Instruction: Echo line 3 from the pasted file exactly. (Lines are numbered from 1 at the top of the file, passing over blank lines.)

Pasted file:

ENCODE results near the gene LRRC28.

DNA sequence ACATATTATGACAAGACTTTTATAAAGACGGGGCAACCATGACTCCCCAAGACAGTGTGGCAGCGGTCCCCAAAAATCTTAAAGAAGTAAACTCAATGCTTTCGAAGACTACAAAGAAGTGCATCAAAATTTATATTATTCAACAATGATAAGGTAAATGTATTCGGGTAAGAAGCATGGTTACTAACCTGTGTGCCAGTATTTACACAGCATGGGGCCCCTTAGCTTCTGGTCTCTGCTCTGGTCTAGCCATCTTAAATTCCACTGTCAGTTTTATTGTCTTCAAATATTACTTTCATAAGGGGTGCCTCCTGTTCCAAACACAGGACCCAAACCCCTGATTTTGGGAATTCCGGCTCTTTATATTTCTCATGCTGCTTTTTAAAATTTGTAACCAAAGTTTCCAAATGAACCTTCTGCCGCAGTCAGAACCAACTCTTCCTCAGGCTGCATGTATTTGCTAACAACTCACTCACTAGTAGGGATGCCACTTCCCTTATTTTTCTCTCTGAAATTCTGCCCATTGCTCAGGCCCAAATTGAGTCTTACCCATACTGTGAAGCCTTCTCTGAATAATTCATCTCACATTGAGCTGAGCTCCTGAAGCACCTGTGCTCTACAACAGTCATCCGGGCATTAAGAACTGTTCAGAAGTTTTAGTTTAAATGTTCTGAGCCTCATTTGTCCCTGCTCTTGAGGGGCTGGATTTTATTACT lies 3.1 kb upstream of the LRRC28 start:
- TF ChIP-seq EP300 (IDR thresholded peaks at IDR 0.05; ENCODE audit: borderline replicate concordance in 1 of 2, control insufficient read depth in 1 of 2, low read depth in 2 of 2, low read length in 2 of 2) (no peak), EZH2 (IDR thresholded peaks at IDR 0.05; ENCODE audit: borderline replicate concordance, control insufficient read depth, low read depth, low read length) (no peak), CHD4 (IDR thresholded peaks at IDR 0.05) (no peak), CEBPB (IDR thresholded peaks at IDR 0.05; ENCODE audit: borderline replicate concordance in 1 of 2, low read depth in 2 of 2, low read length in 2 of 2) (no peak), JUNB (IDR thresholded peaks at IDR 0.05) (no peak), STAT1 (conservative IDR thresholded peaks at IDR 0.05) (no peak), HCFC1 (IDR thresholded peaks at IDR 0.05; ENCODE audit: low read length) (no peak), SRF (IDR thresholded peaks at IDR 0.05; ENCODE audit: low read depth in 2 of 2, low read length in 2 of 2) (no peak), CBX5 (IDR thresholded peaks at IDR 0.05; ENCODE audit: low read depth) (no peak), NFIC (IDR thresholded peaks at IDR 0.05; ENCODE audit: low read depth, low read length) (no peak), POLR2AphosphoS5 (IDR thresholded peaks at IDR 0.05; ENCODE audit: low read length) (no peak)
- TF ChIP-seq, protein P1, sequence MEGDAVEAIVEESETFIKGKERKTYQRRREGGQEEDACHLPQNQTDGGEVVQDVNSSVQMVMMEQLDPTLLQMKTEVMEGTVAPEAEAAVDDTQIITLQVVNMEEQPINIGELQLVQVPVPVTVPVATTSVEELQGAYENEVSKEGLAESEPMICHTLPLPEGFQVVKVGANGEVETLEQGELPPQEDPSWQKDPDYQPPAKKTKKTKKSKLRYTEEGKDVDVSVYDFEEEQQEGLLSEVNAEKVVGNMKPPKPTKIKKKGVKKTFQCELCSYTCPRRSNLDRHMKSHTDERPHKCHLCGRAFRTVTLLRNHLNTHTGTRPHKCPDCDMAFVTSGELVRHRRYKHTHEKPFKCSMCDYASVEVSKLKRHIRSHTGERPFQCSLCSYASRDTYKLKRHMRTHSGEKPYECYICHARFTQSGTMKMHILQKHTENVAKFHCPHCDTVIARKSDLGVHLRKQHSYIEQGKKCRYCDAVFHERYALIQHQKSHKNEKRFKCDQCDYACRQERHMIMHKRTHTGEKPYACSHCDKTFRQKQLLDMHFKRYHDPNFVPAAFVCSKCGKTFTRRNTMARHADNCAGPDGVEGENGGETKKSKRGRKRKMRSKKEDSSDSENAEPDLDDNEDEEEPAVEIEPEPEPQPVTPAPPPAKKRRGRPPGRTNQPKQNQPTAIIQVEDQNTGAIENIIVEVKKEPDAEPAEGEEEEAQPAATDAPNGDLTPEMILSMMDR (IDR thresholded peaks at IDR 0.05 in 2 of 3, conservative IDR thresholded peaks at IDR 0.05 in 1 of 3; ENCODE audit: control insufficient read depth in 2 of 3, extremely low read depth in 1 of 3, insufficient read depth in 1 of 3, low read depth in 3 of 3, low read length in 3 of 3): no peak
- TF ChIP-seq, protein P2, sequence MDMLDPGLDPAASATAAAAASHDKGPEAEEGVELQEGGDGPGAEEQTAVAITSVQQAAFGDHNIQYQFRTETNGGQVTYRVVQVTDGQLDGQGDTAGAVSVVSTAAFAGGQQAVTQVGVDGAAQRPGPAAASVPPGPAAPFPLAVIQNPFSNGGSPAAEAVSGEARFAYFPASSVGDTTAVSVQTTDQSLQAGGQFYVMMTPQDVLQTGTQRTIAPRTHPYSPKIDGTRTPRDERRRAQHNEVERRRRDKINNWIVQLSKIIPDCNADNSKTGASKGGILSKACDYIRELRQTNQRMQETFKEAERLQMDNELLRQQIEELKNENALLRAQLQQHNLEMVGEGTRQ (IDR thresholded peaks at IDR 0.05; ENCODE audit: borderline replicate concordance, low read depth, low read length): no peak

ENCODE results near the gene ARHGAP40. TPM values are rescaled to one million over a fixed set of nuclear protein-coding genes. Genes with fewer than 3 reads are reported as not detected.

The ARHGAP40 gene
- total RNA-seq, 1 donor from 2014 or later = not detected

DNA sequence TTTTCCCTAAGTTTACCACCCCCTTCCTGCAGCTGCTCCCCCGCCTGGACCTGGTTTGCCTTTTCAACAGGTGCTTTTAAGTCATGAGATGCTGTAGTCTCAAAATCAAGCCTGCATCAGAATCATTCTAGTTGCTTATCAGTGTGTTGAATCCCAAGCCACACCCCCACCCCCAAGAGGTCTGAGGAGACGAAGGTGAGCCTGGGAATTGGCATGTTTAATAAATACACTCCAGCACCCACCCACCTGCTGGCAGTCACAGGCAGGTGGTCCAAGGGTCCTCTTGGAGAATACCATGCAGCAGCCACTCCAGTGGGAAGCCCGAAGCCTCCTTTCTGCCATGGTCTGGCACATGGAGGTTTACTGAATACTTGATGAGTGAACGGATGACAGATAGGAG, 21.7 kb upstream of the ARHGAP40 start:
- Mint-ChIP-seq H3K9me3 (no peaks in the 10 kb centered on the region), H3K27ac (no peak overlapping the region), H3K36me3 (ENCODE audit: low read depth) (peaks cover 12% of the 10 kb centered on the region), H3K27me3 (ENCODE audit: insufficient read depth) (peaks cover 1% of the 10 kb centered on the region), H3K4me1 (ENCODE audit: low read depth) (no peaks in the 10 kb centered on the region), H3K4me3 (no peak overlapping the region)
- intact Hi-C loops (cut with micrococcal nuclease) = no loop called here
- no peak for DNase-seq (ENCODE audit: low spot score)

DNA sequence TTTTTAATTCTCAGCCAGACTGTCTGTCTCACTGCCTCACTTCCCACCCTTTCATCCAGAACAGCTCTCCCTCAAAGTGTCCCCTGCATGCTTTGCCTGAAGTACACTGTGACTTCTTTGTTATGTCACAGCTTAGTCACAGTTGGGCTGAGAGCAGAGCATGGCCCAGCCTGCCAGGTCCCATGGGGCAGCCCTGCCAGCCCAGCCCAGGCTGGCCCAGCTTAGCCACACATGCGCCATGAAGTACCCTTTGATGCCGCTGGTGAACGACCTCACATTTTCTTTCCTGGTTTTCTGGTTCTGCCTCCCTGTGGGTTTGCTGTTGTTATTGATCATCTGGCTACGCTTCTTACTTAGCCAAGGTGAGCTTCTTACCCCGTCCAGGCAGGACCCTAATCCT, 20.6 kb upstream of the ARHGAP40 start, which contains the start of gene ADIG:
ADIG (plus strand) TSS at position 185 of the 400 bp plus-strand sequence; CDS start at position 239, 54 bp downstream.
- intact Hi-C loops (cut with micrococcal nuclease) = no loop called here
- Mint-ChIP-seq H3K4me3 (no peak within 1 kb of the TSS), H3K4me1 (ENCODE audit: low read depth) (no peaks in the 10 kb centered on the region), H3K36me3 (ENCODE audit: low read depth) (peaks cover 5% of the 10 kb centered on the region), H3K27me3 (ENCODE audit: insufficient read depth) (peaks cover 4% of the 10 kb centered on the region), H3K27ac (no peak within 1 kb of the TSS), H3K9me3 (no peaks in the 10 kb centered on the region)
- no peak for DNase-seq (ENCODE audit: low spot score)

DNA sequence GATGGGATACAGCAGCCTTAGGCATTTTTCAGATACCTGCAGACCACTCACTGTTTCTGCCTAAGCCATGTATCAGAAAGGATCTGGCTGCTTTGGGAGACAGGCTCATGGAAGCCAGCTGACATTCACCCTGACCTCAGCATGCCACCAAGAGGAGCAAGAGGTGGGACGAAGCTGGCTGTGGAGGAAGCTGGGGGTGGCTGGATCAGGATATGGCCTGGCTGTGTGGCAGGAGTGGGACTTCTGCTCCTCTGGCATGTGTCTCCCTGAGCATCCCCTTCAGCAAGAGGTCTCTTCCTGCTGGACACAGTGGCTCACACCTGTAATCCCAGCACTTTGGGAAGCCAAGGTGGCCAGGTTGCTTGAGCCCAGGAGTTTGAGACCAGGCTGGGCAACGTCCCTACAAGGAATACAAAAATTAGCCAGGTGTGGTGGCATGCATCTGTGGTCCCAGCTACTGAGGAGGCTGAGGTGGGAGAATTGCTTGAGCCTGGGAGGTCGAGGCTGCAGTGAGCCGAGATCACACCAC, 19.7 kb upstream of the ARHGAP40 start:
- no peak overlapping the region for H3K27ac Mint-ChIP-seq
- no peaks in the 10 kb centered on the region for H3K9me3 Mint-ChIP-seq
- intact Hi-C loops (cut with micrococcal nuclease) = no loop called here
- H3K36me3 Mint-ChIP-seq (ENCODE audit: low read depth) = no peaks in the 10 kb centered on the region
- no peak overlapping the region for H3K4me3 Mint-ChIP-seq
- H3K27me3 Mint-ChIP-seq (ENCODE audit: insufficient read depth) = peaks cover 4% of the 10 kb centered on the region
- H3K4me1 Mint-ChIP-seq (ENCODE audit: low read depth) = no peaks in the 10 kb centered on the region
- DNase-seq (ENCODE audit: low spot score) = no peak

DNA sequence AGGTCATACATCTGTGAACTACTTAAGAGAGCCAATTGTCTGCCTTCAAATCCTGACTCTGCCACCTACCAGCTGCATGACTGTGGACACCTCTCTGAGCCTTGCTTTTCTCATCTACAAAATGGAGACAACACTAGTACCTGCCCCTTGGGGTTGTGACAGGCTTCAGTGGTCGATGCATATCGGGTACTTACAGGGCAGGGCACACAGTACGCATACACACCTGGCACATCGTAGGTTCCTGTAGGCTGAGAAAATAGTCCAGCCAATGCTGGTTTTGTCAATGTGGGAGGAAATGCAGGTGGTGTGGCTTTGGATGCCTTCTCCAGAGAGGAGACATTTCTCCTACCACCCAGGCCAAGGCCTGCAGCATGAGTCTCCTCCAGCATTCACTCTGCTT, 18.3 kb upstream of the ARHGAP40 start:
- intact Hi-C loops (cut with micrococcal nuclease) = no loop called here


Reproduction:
- TF ChIP-seq EP300 (IDR thresholded peaks at IDR 0.05; ENCODE audit: borderline replicate concordance in 1 of 2, control insufficient read depth in 1 of 2, low read depth in 2 of 2, low read length in 2 of 2) (no peak), EZH2 (IDR thresholded peaks at IDR 0.05; ENCODE audit: borderline replicate concordance, control insufficient read depth, low read depth, low read length) (no peak), CHD4 (IDR thresholded peaks at IDR 0.05) (no peak), CEBPB (IDR thresholded peaks at IDR 0.05; ENCODE audit: borderline replicate concordance in 1 of 2, low read depth in 2 of 2, low read length in 2 of 2) (no peak), JUNB (IDR thresholded peaks at IDR 0.05) (no peak), STAT1 (conservative IDR thresholded peaks at IDR 0.05) (no peak), HCFC1 (IDR thresholded peaks at IDR 0.05; ENCODE audit: low read length) (no peak), SRF (IDR thresholded peaks at IDR 0.05; ENCODE audit: low read depth in 2 of 2, low read length in 2 of 2) (no peak), CBX5 (IDR thresholded peaks at IDR 0.05; ENCODE audit: low read depth) (no peak), NFIC (IDR thresholded peaks at IDR 0.05; ENCODE audit: low read depth, low read length) (no peak), POLR2AphosphoS5 (IDR thresholded peaks at IDR 0.05; ENCODE audit: low read length) (no peak)